Folk metal Early to mid-1990s, Europe Blends heavy metal with traditional folk music, including the widespread use of folk instruments and, to a lesser extent, traditional singing styles; sometimes features soft instrumentation influenced by folk rock Celtic metal (fuses heavy metal and Celtic music) Pirate metal (blends metal music with classical pirate mythology, commonly combined with elements of Sea Shanties) Medieval metal (blends hard rock or heavy metal with medieval folk music)
Glam metal (hair metal, sleaze metal, pop metal) Late 1970s, USA Visual style of bands with artists styling their hair in teased-up fashion; combines elements of hard rock and heavy metal with punk rock and pop music, adding hooks and guitar riffs; borrows from the aesthetic of 1970s glam rock  
Gothic metal Mid-1990s, Europe Combines gothic rock with doom metal; lyrics generally melodramatic, fantasized, romantic, dark or sometimes gloomy; diverse range of vocal styles, including clean singing, growling and screaming, male and female singers  
Grind core Mid-1980s, England Fuses crust punk, hardcore punk, thrash metal and death metal; growling vocals, blast beats; very short songs (microsongs); very chaotic, lacks the standard use of time signatures; lyrics often focused on gore and violence, at times political Death grind (death-grind or death/grind; fuses death metal and grindcore) Pornogrind (porno grind, porno-grind or pornogore; blends grindcore and death metal, using lyrics with sexual themes) Goregrind (characterized by its preoccupation with pitch-shifted or extremely low vocals; uses gore and forensic pathology as its exclusive subject matter; often very fast tempo)
Industrial metal Mid-1980s, England, USA, Germany Blends industrial dance music, thrash metal and hardcore punk; repeating metal guitar riffs, sampling, synthesizer or sequencer lines, distorted vocals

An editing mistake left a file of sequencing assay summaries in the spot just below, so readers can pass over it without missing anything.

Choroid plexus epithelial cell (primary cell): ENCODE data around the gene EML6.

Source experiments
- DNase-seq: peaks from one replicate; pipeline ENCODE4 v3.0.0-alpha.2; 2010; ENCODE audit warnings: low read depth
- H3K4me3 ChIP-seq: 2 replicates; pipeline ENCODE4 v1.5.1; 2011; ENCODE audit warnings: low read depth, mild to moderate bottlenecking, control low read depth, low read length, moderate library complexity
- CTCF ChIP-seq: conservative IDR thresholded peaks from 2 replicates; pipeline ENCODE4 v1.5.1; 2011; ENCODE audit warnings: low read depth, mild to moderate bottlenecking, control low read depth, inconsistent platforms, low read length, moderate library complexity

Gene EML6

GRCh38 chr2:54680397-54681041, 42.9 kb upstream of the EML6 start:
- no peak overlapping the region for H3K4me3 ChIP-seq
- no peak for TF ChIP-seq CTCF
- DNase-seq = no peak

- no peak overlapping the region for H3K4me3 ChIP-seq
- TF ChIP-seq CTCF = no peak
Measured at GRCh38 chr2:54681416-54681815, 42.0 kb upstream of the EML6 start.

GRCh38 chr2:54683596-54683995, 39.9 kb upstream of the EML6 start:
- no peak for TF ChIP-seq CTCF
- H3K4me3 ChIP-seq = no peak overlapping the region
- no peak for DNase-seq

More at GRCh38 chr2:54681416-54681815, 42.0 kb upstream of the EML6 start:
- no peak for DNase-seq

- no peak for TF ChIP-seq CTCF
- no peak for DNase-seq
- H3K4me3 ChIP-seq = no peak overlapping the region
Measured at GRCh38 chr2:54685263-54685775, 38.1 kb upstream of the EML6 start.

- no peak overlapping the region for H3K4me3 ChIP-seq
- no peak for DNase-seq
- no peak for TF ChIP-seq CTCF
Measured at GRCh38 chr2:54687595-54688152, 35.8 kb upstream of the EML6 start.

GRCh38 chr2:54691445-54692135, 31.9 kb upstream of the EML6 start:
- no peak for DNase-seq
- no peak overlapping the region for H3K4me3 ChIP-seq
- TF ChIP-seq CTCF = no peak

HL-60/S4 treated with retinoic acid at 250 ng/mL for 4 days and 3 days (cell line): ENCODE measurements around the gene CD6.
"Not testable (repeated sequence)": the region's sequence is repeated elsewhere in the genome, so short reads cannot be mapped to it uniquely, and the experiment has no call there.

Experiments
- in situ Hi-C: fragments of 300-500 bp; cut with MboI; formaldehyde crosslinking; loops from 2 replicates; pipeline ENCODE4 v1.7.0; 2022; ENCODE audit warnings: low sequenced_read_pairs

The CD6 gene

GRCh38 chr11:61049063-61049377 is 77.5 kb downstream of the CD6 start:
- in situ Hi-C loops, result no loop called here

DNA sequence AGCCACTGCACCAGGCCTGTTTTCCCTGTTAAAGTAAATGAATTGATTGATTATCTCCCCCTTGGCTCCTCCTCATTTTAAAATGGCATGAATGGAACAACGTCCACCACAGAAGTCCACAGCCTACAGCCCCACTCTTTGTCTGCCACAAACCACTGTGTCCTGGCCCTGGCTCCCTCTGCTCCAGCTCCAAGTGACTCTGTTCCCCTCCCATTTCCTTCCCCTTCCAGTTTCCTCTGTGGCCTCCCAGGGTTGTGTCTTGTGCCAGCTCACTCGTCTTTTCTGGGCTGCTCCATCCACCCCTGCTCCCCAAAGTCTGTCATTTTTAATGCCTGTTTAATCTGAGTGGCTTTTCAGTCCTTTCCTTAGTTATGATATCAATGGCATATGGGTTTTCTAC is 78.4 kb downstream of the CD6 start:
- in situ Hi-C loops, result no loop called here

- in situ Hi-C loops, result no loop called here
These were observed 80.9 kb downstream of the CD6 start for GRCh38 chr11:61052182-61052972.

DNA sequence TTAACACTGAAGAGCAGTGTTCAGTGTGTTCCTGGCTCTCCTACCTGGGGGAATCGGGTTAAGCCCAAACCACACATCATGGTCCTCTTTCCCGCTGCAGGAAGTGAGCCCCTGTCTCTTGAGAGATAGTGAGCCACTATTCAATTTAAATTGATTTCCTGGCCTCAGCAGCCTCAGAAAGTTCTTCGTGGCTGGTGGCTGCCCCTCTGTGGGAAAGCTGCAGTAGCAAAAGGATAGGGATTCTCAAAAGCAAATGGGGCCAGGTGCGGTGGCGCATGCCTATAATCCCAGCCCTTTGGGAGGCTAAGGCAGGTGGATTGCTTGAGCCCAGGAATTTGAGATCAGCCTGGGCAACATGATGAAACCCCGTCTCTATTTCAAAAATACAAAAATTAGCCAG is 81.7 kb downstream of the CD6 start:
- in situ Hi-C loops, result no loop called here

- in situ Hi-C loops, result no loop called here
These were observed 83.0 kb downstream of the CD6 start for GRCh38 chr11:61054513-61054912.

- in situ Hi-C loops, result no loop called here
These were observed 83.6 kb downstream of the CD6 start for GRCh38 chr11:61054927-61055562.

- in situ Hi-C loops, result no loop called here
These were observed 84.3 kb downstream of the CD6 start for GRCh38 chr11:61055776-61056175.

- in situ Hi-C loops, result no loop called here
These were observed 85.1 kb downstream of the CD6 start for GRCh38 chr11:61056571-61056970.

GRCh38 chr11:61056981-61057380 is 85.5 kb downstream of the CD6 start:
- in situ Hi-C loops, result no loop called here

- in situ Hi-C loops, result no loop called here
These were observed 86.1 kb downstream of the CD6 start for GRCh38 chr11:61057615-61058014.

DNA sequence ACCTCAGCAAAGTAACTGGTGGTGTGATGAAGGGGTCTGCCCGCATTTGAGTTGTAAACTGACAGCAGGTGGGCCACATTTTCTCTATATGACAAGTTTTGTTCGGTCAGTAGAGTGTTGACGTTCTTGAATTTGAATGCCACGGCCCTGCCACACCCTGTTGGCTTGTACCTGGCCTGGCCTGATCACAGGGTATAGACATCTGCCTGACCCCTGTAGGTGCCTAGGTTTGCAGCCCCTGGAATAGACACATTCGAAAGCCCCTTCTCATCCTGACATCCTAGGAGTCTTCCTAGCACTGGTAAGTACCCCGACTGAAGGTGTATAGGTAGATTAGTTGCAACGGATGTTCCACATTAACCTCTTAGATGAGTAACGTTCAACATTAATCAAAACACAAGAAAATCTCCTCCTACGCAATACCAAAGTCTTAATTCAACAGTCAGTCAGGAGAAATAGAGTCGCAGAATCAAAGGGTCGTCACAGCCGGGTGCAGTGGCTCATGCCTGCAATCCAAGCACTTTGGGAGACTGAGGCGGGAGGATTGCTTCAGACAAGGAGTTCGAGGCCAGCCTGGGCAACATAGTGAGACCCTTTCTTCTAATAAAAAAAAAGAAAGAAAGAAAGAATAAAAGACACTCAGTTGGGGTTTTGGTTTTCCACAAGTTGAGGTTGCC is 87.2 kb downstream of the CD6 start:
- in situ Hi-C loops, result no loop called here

Latin metal Late-1970s, South America Has Latin origins, influences, instrumentation, and Spanish vocals; Latin percussion and rhythm (e.g., Salsa rhythm)  
Metal core Mid to late 1980s, USA Combines heavy metal and hardcore punk; uses heavy guitar riffs and solos, drummers frequently use hardcore blast beats and double bass drums; vocal style includes death growls and shouting. A distinguishing characteristic is the “breakdown” (song is slowed to half-time and the guitarists play open strings to achieve the lowest-pitched sound) Melodic metal core (combines sounds and traits from melodic death metal with hardcore punk, metalcore and at times emo; can have clean singing, growls and screaming; can feature harmonic guitar riffs, tremolo picking, double bass drums and metalcore-stylized breakdowns) Deathcore (combines death metal with metalcore or hardcore punk, or both; defined by an excessive use of death metal riffs, blast beats and use of hardcore punk breakdowns) Mathcore (not to be confused with math metal; rhythmically very complex with unusual time signatures; dissonant style of metalcore)
Neoclassical metal (Shred metal) Late 1970s, America, Europe Heavily influenced by classical music in its style of composition; uses a very technical style of guitar soloing called “shred guitar”, in which guitarists use cross-picking, sweep picking, and economy picking to play rapid scales and arpeggios; uses elements borrowed from classical music including instruments, scales and melodies  
New German hardness Mid 1990s, Germany A crossover style influenced by New German Wave, alternative metal and groove metal combined with elements from industrial, electronic and techno music; vocals (often in German) dominantly in deep, male, and clean voice; sometimes screaming and death growls  
Nintendo core Early 2000, USA Uses electric guitars, drum kits, and typical rock instrumentation; characterized by synthesizers, chiptunes, 8-bit sounds, electronically produced beats; stylistically very variable, including e.g. hardcore punk, post-hardcore, melodic metal core  
Post metal Mid 1990s, Sweden Similar to post-rock, but tends to include lower-tuned and distorted guitar(s), heavy atmospherics, gradual evolution of song structure to a crescendo or climax (or multiple ones within a song); minimal emphasis on vocals; often instrumental; lyrics frequently abstract (thematic or philosophical)  
Power metal Mid 1980s, Germany, Scandinavia, USA Takes influence from heavy metal and speed metal; often emphasizes clean, melodic, high-pitched vocals, fast pacing (double bass drumming), and melodic lead guitar; rhythm guitar defined by straight power chord progressions; harsh vocals used at times (backing vocals); lyrics based on fantasy themes; generally more upbeat than other metal genres, seeking to empower the listener and inspire joy and courage